Sudan raised new doubts Wednesday about its commitment to a U.N. peace effort in the violence-wracked Darfur region as its U.N. envoy ruled out any U.N. peacekeeping troops -- a key element of the world body's proposal.
The surprise statement came just minutes after the U.N. Security Council announced that it welcomed the Sudanese president's acceptance of the U.N. plan to help end the escalating conflict -- a plan that includes deployment of a "hybrid" African Union-United Nations force.
Secretary-General Kofi Annan had told Sudanese President Omar al-Bashir in a letter earlier this month that every effort would be made to find African troops for a hybrid force of 17,300 military personnel and 5,300 police, but if that proved impossible the U.N. would use "a broader pool of troop contributing countries."
But Sudan Ambassador Abdalmahmood Abdalhaleem told reporters on Wednesday evening that the hybrid force must be smaller and have no U.N. peacekeepers, only U.N. technical and logistical experts supporting African troops.
"The force is African, the leader is an African," he said. "There is support and logistical support staff by the U.N., wearing their own helmets, but they are not going to engage in peacekeeping activities."
Four years of fighting
The U.N. is seeking its own force for Darfur because African Union peacekeepers currently in the region have been unable to quell nearly four years of fighting which has killed more than 200,000 people and displaced 2.5 million in the region.
Fighting began in February 2003 when rebels from black African tribes took up arms, complaining of discrimination and oppression by Sudan's Arab-dominated government. The government is accused of unleashing Arab tribal militia known as the Janjaweed against civilians in a campaign of murder, rape and arson -- a charge the government denies.
The envoy's comments came as a surprise because al-Bashir said in a letter to Annan released Tuesday and discussed by the council on Wednesday that Sudan is ready "to start immediately" to implement two recent agreements that endorsed the three-step U.N. plan to beef up the beleaguered 7,000-strong African Union force in Darfur.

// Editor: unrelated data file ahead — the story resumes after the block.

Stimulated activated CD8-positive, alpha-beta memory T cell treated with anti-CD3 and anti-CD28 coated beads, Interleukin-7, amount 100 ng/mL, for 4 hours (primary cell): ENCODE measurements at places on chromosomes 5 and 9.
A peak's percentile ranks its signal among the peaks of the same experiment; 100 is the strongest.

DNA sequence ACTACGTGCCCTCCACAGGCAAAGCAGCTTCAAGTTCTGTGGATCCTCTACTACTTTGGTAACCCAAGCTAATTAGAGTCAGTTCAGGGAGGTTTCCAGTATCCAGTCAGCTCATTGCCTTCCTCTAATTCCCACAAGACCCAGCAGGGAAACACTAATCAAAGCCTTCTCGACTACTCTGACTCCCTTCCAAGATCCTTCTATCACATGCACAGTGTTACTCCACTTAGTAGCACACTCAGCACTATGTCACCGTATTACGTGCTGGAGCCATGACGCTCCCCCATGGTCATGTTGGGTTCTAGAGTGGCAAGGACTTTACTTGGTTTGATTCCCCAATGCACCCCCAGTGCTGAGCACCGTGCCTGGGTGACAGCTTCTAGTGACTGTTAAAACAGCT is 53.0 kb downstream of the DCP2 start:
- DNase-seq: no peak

Annan emerged from Wednesday's council meeting telling reporters that "the president has accepted the three-phased approach as a package," and that council members "are encouraged by the positive tone" of al-Bashir's letter.
In a press statement later, the council welcomed al-Bashir's letter in which he reconfirmed his commitment to peace efforts approved in recent international meetings in Ethiopia and Nigeria.
Annan told reporters the first phase of the U.N. package was already being implemented "and we're going to accelerate that -- and, of course, that's a way of testing the government's willingness to cooperate."
It would add 105 military officers, 33 U.N. police, 48 international staffers, 36 armored personnel carriers to the African Union force, according to a U.N. report last month.
A second, larger support package would include the deployment of several hundred U.N. military, police and civilian personnel to the African Union mission. The third phase is the deployment of the hybrid force.
‘An overwhelming number’
Abdalhaleem said that under the Darfur Peace Agreement the government and one rebel group signed in May, a 20,000-strong force from the government and former rebels will be created. That force plus 7,000 troops from the AU will provide "an overwhelming number" that can ensure security, he said.
In Khartoum, the Sudanese government confirmed it was permitting the first U.N. experts to head to Darfur. But the numbers it gave were lower than those mentioned by the U.N.
Sadeq Al-Magli, a Foreign Ministry spokesman, said 18 military experts and 20 policemen would soon head to Al Fasher, capital of North Darfur.